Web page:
Learning in the Digital Age with Meaning Equivalence Reusable Learning Objects (MERLO)

Learning in the Digital Age with Meaning Equivalence Reusable Learning Objects (MERLO)

Masha Etkind (Ryerson University, Canada), Ron S. Kenett (KPA Group Ltd., Israel & University of Turin, Italy) and Uri Shafrir (University of Toronto, Canada)
DOI: 10.4018/978-1-4666-9634-1.ch015
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Abstract

In this chapter we describe a novel pedagogy for conceptual thinking and peer cooperation with Meaning Equivalence Reusable Learning Objects (MERLO) that enhances higher-order thinking; deepen comprehension of conceptual content; and improves learning outcomes. The evolution of this instructional methodology follows insights from four recent developments: analysis of patterns of content and structure of labeled patterns in human experience, that led to the emergence of concept science; development of digital cyber-infrastructure of networked information; research in neuroscience and brain imaging, showing that exposure of learners to multi-semiotic inductive problems enhance cognitive control of inter-hemispheric attentional processing in the lateral brain, and increase higher-order thinking; research in evolutionary dynamics on peer cooperation and indirect reciprocity, that document the motivational effect of knowledge of being observed, a psychological imperative that motivate individuals to cooperate and to contribute to the common good.
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Introduction

The chapter describe pedagogy for conceptual thinking and peer cooperation that enhances higher-order thinking, deepen comprehension of conceptual content, and improves learning outcomes, through three interactive learning processes:

  • Interactive Concept Discovery (InCoD) with conceptual curation and CONCEPEDIA (Shafrir & Etkind, 2011).

  • Meaning Equivalence Reusable Learning Objects (MERLO) Cooperative/Interactive/Formative/Diagnostic (CIFD) assessments (Etkind, Kenett, & Shafrir, 2010; Etkind & Shafrir, 2011; Shafrir & Etkind, 2006).

Development of learners’ meta-cognitive skills: peer cooperation; knowledge of being observed; self-evaluation; reflection (Nowak & Highfield, 2011; Donovan & Bransford, 2005, p. 407-415).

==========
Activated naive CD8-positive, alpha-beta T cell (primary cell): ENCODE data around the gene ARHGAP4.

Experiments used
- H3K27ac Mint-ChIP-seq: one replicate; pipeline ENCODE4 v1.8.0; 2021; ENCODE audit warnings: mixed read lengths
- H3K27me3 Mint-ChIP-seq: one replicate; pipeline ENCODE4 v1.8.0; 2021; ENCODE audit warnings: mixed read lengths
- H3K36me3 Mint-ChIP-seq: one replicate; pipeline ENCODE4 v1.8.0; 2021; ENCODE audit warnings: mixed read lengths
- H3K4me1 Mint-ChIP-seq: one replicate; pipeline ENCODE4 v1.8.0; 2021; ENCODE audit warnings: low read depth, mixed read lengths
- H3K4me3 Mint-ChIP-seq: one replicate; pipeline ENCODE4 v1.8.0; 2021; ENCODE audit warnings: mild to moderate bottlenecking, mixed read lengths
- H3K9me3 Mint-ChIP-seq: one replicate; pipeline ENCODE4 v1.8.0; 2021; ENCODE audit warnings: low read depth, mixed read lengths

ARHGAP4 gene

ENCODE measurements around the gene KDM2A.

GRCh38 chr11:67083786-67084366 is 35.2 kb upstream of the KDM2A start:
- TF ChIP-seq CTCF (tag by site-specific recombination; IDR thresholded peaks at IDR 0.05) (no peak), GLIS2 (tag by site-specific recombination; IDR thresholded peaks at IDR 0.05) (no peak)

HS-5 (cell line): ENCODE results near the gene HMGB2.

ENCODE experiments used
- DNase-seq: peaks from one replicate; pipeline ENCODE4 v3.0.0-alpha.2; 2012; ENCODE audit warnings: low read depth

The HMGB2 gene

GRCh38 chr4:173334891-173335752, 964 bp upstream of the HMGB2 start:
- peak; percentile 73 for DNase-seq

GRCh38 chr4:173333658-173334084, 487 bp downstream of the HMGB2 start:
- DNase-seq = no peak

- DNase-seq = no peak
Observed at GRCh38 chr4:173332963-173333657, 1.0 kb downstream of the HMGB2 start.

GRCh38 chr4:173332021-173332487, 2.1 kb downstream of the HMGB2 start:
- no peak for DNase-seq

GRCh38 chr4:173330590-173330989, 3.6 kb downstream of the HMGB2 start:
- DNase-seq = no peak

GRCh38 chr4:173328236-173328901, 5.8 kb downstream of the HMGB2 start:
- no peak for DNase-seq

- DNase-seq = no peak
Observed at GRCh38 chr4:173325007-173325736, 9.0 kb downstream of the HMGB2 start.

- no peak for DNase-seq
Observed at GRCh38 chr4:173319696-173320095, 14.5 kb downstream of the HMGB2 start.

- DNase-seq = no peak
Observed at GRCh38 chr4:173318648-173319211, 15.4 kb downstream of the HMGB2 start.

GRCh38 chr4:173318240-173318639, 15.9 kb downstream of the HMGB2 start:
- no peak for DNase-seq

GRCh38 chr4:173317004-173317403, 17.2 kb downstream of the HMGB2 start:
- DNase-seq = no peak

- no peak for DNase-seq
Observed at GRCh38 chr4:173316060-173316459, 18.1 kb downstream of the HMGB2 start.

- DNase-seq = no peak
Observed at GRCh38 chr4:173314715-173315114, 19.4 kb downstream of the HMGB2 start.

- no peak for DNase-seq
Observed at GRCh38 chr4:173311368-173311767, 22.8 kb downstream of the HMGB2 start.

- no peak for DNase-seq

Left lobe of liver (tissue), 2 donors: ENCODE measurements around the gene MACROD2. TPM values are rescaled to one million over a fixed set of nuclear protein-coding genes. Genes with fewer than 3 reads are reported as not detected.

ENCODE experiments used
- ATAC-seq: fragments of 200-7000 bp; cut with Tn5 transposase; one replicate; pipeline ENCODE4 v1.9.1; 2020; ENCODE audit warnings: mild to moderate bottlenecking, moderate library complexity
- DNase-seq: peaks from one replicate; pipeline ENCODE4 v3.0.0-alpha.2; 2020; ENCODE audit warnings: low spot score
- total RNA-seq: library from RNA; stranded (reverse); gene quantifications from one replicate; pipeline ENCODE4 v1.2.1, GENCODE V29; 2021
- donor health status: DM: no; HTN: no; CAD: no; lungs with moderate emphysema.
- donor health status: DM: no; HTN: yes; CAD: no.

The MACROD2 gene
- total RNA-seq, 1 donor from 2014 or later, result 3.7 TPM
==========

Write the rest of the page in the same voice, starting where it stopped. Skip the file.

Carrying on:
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Background

Traditional learning assessments often include structured items that focus on information and on application of procedures, such as true/false and multiple-choice questions. Results of such assessments demonstrate memory of facts, and correct execution of multi-step problem-solving procedures: ‘what is taught in schools emphasizes veridical, rather that adaptive, decision making. Most course work – and the resulting tests – ask students to search for the unique answers to concrete and unambiguous questions’ (Sousa, 2009, p. 30). Such learning assessments are situations where the student’s mind is being used as a storage-and-retrieval system, a task for which it is not particularly well adapted (Box, 1997, p. 49). In contrast, assessment of conceptual thinking includes unstructured items - inductive questions that focus on the meaning of conceptual situations: ‘this sets the mind free to do what it does best - be inductively creative’ (ibid).

The importance of conceptual thinking skills is now recognized as a cornerstone of effective learning, understanding facts and ideas in the context of a conceptual framework (Bransford, Brown & Cocking, 2004), as ways of thinking that explore patterns of equivalence-of-meaning in ideas, relations, and underlying issues. Conversations among content experts often reveal a common trend to clarify statements by re-formulating the issue under discussion from alternative points-of-view that share equivalence-of-meaning. These spontaneously formulated statements of complex issues are often encoded in alternative representations in different sign systems (e.g., text; images; diagrams; equations) that illustrate different aspects of the conceptual situation under discussion.

Meaning equivalence is a construct that denotes commonality of meaning across representations: a polymorphous - one-to-many - transformation of meaning. The related construct of representational competence is the ability to trans-code equivalence-of-meaning in multiple representations within and across sign systems (Shafrir, 1999; Sigel, 1954; 1993; 1999). Learning assessments based on meaning equivalence with unstructured items capture this important aspect of conceptual thinking.

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